D`Souza & Raghavendra Kamath, Business Standard
December 13, 2011
After the UPA regimes move to suspend its decision on foreign
direct investment (FDI) in multi-brand retail, the industry is
turning nervous about the prospects of single-brand retail as
well. More so, since the government has yet to notify a Cabinet
decision raising the foreign investment level to 100 per cent,
from the current 51 per cent, for single-brand retail.
It was on November 24 that a Cabinet meeting gave its nod to
both moves. After that, the Centre, on December 8, formally put
on hold its decision to allow up to 51 per cent FDI in multi-brand
retail, succumbing to mounting pressure from its allies and Opposition
parties. True, an announcement followed that there was no suspension
on the decision on single-brand retail. Yet, with the government
coming under attack from the Opposition parties on several issues,
the industry is now fearing a delay in the notification of the
pertinent decision. UK-based fashion retailer French Connection
says it has not yet sensed a clear direction over the approval
of the FDI in single-brand retail. There is a huge debate
and uproar on FDI in multi brand, but no one seems to talk about
single-brand, notes Nidhi Dua, the firms country manager.
The national body of retailers has taken a wait-and-watch policy.
Says Kumar Rajagopalan, chief executive officer of Retailers Association
of India: Until the notification is out, our fingers are
Third Eyesight, which works with national and international
retailers, says many of these chains are frozen with
regard to their plans. This is because of uncertainty on
the policy front, notes Devangshu Dutta, chief executive
of the retail consultancy. Only if there is clarity can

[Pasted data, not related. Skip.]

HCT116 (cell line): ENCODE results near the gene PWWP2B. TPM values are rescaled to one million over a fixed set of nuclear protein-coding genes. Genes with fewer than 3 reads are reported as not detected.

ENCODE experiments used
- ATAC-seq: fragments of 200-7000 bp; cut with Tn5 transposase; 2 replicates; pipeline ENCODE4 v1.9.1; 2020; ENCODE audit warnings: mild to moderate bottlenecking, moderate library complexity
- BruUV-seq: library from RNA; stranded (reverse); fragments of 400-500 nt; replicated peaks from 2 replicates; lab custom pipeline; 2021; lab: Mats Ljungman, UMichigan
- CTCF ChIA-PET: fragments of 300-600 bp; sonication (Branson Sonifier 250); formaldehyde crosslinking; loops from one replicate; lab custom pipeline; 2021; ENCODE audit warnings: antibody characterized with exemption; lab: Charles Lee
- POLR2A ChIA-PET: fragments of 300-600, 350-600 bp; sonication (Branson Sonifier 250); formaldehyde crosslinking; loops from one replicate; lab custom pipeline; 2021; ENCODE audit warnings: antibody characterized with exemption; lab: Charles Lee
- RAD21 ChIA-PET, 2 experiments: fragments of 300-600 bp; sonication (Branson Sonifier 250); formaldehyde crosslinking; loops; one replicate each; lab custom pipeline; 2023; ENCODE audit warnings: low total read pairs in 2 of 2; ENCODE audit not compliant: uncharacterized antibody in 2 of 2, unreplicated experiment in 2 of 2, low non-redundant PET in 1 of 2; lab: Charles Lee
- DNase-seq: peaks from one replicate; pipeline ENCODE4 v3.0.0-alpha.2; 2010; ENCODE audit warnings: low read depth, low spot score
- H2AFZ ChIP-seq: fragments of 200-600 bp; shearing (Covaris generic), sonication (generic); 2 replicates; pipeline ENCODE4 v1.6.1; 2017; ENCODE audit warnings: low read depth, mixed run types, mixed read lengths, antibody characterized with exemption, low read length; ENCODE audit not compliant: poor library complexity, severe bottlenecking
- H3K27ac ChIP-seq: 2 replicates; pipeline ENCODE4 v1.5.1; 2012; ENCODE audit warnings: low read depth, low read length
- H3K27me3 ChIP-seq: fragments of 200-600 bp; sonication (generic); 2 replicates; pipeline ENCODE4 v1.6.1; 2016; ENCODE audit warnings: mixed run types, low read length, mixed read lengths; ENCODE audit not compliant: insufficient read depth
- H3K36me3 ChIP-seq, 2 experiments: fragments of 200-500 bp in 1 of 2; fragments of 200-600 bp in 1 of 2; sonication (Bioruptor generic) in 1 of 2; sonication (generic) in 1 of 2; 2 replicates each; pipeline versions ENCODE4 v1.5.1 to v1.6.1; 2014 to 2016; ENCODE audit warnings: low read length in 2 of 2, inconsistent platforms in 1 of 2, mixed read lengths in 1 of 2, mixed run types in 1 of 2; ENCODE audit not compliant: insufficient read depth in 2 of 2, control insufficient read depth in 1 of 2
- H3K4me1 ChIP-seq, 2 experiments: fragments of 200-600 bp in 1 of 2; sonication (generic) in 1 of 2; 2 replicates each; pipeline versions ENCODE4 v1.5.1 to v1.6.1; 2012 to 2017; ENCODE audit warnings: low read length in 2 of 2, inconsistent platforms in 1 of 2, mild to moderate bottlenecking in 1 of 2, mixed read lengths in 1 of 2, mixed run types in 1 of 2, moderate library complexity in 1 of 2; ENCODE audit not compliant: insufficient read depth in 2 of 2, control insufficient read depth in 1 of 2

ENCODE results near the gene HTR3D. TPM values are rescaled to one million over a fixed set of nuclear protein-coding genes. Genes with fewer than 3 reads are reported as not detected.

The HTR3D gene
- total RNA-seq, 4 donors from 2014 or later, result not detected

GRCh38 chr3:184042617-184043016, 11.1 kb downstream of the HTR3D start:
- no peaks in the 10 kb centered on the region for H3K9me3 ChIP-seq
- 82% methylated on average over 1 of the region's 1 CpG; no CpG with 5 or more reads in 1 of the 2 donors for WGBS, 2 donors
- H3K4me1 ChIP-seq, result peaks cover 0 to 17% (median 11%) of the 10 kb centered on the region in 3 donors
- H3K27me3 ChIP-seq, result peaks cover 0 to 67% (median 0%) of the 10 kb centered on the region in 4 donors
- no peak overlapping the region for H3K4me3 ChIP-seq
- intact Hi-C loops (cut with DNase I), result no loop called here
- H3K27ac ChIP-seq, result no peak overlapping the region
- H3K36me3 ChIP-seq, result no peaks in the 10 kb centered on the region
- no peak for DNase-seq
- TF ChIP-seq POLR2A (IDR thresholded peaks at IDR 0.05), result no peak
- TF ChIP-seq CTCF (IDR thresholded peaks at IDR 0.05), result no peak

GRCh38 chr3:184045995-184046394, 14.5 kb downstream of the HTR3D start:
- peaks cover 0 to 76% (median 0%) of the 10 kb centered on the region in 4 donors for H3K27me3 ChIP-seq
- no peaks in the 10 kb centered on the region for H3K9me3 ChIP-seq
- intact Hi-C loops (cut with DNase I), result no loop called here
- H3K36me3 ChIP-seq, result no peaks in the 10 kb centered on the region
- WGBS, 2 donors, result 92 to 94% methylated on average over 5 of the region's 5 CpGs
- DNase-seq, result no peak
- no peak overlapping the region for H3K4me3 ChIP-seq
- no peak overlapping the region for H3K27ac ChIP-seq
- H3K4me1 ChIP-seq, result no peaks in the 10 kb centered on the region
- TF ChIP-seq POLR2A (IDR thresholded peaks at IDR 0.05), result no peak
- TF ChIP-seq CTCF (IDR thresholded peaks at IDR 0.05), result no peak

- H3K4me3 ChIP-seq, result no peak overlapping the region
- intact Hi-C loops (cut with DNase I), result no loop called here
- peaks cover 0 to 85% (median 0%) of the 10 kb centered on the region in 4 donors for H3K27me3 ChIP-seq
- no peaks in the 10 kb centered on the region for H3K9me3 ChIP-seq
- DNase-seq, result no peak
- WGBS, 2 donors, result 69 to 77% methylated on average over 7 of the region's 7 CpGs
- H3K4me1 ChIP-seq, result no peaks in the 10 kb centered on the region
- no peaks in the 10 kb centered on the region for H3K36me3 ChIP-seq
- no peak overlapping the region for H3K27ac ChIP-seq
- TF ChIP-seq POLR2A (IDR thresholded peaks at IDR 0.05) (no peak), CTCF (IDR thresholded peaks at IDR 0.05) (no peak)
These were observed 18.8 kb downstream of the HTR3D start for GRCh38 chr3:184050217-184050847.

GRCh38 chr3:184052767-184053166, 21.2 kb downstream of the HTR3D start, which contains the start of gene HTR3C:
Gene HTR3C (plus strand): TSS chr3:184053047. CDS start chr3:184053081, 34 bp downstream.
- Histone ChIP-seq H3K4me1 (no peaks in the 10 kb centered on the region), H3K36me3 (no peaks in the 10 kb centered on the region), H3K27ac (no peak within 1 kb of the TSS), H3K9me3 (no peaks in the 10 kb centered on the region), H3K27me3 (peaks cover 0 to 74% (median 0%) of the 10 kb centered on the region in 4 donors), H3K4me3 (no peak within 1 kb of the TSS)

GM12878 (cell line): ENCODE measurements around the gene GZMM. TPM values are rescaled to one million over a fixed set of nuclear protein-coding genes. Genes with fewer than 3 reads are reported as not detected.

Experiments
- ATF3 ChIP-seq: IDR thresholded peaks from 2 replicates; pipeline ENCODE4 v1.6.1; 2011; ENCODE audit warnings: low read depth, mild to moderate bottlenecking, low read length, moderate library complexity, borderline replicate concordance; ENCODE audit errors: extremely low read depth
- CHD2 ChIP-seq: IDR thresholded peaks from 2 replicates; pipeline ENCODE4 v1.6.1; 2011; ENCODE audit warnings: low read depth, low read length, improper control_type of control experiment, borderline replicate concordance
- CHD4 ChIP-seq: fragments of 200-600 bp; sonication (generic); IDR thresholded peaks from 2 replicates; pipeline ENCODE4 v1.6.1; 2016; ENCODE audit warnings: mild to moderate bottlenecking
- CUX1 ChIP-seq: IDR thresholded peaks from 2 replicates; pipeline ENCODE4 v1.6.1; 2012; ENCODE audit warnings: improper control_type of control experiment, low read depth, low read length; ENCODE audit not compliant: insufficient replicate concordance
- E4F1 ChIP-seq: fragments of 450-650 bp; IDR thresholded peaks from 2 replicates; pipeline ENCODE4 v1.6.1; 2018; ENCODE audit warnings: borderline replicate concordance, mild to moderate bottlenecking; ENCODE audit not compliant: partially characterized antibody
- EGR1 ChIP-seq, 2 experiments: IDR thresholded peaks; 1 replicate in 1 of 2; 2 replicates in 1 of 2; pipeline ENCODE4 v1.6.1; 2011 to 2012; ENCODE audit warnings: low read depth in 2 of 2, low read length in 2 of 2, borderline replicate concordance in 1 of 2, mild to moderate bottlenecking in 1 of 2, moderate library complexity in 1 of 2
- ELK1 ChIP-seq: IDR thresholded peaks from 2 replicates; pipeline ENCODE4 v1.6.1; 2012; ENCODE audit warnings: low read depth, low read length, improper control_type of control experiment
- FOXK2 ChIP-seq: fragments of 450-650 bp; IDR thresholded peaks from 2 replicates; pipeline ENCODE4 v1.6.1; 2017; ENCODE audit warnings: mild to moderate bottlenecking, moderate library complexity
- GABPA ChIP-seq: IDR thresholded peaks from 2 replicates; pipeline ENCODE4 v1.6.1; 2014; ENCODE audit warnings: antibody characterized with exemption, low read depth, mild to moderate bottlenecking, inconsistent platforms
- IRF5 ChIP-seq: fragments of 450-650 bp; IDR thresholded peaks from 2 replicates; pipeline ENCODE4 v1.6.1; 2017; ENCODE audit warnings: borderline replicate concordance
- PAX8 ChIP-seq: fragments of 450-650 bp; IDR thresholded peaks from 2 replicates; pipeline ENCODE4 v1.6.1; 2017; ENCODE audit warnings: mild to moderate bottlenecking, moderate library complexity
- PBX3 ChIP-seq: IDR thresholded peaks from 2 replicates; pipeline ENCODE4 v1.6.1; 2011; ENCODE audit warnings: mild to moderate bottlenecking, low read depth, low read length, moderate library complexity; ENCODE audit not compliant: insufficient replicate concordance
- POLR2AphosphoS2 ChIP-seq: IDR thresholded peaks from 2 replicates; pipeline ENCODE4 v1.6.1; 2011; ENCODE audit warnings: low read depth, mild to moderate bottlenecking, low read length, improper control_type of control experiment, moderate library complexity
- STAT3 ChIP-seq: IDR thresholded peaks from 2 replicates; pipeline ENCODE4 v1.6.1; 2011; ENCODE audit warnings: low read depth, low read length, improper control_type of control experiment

you take an appropriate route. Here, you are stuck in a limbo;
its unproductive for everyone, he adds. There
must be political clarity on this.
Swarovski India also notes there is no clarity from the government
at the moment. It is a little too premature to pre-empt,
notes Sukanya Dutta Roy, its director (consumer goods business).
We all hope that FDI in single-brand retail passes through.
Prominent among the firms keen on India entry are Sweden-based
home products company Ikea, US-based GAP, UKs Arcadia group
and Italys Prada. Those already having a presence in this
country include the UKs Marks & Spencer and Spains
Technopak Advisors says the government, in a larger sense, is
not taking any decision on any front. Why would any investor
want to invest in a country where economic, political and policy
matters are going from bad to worse? asks Arvind Singhal,
chairman of management consultancy.
However, the government seems confident about pushing the changes
in single-brand FDI norms. The decision remains; it has
been approved by the Cabinet, says a senior official. There
is no change on that front. We are in the process of notifying
the rules soon. I dont see this going anywhere.
As for the policy riders, the condition of 30 per cent sourcing
from the small-scale sector will kick in the moment foreign equity
exceeds 51 per cent in single-brand retail. But a senior executive
from management consultancy says the government can make the conditions
even more stringent to pacify the critics of retail FDI.
With inputs from Nayanima Basu
on FDI in Retail -- More Heat than Light")